I imagine the possible consequences if they went with that plan. That was the decade that eventually led to the first world war. Relations between France and Germany weren't at their best.
As one book I'm reading notes, of the great powers, only France and Russia has a desire to upset the status quo (Russia was motivated, as always, by a desire for a secure warm water port, and this time, by Pan-Slavism WRT to the Balkans, recently freed from Ottoman bondage).
That wasn't really the case, though; during this period Germany was very busy upsetting the status quo by expanding their navy, which directly challenged the UK's position as the world's pre-eminent naval power.
Russia intended to help the Balkan nations stay out of the non-Slavic (in terms of rule) Austrian-Hungarian empire, however their capability to directly affect this was limited by geography (again, something I'm in the process of reading up on).
(There's also the forward looking detail: France was a declining nation (e.g. declining birthrate), Germany a growing nation. That put a time limit on their capability to carry out their intent.)
This was discovered this October.
Note that this stunt was performed by a group of young aristocrats who went to Cambridge. At least one of the participants was nobility, another whose father was a well-known politician.
Imagine the same happening in the US today - a group of wealthy Harvard kids execute an embarrassing prank, one of whom comes from a famous industrialist family and the other the son of a major Washington figure.
The whole thing would be declared "youthful indiscretions" and no punishment of any substance would be handed out.
The more things change the more they stay the same. If you are wealthy and well-connected you can get away with damn well anything, and everyone else gets screwed.
[Edit: I had misremembered and thought that Canada didn't have a delegation at APEC...Turns out they just didn't have a delegation that was taxiing bin Laden.]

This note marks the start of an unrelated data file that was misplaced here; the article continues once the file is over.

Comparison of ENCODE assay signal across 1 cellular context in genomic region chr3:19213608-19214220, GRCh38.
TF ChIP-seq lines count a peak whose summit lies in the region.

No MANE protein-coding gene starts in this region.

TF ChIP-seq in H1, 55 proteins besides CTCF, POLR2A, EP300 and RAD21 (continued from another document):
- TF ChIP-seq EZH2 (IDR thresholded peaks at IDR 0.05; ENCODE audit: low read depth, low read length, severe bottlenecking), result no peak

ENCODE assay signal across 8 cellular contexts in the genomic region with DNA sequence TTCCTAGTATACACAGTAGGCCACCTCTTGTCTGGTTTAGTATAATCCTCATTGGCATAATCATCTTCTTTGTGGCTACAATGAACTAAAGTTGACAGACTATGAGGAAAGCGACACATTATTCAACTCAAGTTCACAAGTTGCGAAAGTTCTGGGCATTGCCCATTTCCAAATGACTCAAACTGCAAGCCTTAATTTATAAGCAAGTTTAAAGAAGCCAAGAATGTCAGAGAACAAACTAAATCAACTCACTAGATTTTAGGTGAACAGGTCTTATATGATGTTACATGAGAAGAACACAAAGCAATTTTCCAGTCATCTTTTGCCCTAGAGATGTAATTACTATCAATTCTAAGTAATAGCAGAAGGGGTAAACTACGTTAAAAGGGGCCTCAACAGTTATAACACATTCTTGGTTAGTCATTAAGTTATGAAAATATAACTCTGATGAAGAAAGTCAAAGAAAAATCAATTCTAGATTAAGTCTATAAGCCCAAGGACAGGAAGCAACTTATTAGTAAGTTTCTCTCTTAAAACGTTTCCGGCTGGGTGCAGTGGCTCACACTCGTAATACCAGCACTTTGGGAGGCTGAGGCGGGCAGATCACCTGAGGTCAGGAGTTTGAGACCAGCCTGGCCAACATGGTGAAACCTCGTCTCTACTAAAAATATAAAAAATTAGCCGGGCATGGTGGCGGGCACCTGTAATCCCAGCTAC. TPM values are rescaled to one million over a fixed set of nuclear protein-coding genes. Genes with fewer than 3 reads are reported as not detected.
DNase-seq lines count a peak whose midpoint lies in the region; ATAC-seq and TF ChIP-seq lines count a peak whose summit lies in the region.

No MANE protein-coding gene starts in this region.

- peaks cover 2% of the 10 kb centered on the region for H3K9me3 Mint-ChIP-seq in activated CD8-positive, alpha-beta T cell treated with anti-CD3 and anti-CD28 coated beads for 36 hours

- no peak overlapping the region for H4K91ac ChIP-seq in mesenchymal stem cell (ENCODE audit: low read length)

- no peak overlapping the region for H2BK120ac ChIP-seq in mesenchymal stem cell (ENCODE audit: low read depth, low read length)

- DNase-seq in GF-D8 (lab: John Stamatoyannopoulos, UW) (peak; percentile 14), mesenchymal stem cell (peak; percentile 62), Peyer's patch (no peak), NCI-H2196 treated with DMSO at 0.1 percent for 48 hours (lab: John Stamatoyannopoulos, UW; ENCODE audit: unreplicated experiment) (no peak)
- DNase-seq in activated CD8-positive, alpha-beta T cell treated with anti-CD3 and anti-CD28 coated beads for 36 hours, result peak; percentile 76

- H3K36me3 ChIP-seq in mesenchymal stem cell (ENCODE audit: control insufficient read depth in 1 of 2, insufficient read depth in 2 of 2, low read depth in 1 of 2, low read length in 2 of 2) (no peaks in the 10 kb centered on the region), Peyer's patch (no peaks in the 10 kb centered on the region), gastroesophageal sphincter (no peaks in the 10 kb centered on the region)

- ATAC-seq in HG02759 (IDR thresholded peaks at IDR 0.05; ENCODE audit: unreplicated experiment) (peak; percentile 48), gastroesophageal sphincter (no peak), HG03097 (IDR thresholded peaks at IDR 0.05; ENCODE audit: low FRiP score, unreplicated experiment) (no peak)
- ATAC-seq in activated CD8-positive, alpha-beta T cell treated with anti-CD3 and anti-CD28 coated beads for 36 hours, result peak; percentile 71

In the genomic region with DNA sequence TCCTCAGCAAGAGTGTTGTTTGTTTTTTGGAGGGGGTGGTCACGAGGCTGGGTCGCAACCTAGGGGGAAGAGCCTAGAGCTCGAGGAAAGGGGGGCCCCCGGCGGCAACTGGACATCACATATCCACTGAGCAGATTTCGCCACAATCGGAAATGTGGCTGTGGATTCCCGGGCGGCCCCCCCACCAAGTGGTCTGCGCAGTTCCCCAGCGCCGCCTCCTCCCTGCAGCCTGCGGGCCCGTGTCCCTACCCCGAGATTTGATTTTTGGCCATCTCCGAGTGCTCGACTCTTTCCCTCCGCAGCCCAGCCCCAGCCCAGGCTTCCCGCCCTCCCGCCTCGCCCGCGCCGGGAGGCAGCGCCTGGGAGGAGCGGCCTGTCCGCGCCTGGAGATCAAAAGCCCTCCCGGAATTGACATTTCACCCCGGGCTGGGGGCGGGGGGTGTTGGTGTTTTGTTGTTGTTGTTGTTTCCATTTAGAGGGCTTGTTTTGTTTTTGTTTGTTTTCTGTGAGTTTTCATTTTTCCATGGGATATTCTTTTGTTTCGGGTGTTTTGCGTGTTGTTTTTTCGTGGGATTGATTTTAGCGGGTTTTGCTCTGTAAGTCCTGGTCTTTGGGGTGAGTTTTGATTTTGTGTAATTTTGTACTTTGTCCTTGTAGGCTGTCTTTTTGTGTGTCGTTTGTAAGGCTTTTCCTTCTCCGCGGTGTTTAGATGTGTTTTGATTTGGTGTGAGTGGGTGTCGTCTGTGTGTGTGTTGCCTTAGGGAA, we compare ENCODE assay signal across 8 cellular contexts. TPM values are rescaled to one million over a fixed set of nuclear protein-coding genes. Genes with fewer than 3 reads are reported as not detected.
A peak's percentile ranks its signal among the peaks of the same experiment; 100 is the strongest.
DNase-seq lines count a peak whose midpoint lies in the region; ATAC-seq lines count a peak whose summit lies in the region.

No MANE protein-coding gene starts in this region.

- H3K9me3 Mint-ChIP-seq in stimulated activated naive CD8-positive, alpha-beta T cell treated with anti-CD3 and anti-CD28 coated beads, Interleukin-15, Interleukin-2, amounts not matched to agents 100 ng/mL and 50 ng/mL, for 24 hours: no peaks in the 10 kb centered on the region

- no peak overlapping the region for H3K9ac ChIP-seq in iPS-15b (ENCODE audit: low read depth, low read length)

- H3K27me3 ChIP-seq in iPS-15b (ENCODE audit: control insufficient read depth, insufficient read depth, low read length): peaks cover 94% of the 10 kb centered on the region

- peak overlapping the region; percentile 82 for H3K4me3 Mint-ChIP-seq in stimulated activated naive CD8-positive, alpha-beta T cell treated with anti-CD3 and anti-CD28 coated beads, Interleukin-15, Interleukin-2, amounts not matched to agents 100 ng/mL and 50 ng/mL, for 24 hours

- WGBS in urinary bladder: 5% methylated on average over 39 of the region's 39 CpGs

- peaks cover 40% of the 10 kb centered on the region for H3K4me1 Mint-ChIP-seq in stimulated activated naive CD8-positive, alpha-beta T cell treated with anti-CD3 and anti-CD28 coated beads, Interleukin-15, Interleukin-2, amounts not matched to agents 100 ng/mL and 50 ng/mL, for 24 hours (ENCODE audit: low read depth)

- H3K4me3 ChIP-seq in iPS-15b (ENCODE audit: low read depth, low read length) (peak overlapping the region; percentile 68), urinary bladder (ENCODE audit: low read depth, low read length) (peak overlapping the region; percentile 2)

Canada hosted the APEC meeting in 1997. The highlight of the meeting was the RCMP pepper-spraying students who were protesting Indonesia's government:
Of course, lamenting the cost of lying is similar to lamenting gravity's affect on the impulse to fly - it doesn't really do any good. FWIW I think a modest fine and a brief (overnight) jail term was in order for the prank. Think of it as a small reminder that a hoax is not complete unless you don't get caught.
If I wanted to read about random factoids, I'd go to /r/TIL. I come here for Rust. I flagged the OP FWIW because it's not related to hacking and it's not even news.
I disagree. Such stunts are well-known tradition in hacker culture as well.
Why comment at all? Just downvote/upvote and move on.
Somewhat coincidentally, I recently started my serious, systematic study of it. E.g. right now I'm working through the English book that's the single, detailed history of all naval actions in what was truly a world war: http://www.amazon.com/gp/product/0870212664/
The HN guidelines on what to submit:
> On-Topic: Anything that good hackers would find interesting. That includes more than hacking and startups. If you had to reduce it to a sentence, the answer might be: anything that gratifies one's intellectual curiosity.
The HN guidelines on asking why something was posted:
> Please don't submit comments complaining that a submission is inappropriate for the site. If you think something is spam or offtopic, flag it by going to its page and clicking on the "flag" link. (Not all users will see this; there is a karma threshold.) If you flag something, please don't also comment that you did.
It might be worth reading through the HN Guidelines. They're pretty concise:
I can't find a guideline that's meta enough to tell me not to mention the guidelines, but I've blundered in worse ways before.
In other words, it has a lot to do with "hackers" and is a very interesting and relevant piece of history. I agree it won't help you start your startup though; get back to building things and talking to people! :-)